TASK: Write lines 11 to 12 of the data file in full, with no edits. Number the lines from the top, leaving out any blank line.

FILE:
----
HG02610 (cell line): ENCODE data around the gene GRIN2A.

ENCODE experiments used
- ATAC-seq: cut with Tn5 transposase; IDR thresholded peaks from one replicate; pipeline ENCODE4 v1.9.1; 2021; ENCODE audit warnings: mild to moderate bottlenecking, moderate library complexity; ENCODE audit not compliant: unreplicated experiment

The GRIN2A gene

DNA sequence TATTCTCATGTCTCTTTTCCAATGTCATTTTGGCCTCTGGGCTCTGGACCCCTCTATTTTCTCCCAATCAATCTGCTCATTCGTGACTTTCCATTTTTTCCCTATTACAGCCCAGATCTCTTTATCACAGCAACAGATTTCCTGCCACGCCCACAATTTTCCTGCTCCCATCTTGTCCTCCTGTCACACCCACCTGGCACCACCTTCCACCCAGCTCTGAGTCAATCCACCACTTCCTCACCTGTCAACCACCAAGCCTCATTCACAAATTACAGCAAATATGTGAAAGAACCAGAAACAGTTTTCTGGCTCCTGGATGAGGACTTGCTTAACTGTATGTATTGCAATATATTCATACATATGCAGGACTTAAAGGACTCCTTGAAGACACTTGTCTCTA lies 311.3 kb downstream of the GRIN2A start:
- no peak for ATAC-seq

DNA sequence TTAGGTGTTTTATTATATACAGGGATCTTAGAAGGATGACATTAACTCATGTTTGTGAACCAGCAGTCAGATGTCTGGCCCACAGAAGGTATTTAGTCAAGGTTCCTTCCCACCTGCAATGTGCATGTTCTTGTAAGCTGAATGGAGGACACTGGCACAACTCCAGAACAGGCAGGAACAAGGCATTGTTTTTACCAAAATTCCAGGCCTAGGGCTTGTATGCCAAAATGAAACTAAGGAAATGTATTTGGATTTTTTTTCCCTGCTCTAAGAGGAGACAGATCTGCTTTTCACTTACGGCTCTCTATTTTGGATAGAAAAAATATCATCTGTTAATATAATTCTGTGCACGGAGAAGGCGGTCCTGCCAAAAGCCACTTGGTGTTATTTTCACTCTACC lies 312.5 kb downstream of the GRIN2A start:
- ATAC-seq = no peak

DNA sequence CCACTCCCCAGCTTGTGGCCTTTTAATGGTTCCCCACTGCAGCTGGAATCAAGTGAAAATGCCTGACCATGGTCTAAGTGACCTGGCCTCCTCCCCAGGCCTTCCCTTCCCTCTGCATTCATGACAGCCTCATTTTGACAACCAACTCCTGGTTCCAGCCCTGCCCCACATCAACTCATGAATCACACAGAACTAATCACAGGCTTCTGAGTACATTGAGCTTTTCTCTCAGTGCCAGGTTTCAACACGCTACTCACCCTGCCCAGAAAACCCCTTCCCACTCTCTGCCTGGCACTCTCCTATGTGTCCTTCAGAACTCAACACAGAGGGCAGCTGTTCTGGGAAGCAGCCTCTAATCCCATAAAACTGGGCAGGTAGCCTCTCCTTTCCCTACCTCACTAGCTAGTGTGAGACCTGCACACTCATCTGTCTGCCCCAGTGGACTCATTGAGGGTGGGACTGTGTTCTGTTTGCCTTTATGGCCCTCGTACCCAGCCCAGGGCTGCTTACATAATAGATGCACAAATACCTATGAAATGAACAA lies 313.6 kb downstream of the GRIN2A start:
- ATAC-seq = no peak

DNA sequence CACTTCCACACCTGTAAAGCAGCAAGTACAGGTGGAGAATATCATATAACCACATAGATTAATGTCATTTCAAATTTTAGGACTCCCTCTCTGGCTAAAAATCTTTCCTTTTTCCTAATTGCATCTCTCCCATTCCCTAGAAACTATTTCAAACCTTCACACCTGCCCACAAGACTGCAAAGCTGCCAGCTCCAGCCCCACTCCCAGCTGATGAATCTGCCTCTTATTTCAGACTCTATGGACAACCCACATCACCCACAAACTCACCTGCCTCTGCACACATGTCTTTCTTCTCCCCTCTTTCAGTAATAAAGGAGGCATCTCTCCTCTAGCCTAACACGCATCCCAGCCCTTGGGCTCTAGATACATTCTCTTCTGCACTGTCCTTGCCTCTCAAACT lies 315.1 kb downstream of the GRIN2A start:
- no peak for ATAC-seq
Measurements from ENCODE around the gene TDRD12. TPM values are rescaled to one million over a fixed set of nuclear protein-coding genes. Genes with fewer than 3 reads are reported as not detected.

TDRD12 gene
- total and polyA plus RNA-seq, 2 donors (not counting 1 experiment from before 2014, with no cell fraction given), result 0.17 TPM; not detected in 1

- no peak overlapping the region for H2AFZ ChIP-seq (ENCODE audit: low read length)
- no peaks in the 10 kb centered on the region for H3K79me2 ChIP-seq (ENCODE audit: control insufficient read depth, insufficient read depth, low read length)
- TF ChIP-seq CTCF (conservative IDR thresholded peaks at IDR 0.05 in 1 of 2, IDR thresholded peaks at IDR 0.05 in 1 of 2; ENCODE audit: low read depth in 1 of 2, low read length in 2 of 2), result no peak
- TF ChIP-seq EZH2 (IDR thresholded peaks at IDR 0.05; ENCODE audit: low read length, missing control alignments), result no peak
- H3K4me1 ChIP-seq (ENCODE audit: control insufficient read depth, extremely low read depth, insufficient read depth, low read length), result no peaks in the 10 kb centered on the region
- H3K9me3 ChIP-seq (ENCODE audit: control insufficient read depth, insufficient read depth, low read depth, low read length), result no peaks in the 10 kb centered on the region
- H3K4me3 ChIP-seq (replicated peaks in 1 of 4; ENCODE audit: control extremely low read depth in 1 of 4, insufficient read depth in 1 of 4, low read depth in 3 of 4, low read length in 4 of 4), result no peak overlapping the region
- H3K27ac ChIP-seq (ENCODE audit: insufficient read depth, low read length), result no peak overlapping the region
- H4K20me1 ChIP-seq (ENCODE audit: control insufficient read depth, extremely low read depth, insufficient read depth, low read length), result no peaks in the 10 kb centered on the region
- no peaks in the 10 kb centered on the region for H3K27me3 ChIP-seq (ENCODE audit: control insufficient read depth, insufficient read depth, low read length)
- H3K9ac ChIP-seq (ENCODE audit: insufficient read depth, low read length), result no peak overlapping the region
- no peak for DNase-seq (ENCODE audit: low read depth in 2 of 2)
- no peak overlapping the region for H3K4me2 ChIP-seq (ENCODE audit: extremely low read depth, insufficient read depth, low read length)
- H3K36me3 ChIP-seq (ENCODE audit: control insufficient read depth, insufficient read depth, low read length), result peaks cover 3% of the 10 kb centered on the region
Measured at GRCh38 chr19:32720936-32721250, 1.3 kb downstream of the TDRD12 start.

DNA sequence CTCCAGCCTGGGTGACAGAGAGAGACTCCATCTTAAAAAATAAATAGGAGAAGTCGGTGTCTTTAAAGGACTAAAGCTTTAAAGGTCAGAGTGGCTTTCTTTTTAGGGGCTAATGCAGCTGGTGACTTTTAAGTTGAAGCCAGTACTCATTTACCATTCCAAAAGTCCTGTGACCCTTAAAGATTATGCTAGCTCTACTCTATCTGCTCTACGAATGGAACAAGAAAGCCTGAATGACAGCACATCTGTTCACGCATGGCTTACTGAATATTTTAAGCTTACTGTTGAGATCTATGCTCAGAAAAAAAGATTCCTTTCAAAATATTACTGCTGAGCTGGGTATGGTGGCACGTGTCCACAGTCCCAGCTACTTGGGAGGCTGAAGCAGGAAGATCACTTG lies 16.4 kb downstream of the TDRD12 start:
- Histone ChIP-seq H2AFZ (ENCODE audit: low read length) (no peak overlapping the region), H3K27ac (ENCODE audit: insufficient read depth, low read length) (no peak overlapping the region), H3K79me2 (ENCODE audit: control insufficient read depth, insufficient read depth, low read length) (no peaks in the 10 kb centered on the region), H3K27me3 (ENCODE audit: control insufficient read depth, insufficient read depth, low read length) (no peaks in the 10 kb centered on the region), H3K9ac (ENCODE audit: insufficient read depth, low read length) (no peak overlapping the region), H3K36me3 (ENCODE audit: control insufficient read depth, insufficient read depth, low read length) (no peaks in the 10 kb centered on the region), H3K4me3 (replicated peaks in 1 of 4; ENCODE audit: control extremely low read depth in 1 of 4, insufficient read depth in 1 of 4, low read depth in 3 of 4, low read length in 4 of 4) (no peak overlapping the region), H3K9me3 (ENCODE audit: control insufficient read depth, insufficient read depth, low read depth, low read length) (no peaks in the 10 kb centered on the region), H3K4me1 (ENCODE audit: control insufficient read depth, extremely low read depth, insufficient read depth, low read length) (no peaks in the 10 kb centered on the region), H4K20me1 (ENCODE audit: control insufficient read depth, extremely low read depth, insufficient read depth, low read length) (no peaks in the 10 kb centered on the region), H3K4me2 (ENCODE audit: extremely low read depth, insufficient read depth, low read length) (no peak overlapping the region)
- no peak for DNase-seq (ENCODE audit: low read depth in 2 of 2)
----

DNA sequence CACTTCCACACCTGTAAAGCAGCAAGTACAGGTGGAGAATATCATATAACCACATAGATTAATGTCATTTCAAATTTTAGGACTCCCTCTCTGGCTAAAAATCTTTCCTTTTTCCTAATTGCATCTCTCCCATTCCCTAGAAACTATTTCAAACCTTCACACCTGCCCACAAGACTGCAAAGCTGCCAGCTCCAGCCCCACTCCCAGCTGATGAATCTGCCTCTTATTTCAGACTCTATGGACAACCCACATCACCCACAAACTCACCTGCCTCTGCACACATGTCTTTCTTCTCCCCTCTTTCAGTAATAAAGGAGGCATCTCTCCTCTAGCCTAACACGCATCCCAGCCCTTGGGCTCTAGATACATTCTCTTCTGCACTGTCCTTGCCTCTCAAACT lies 315.1 kb downstream of the GRIN2A start:
- no peak for ATAC-seq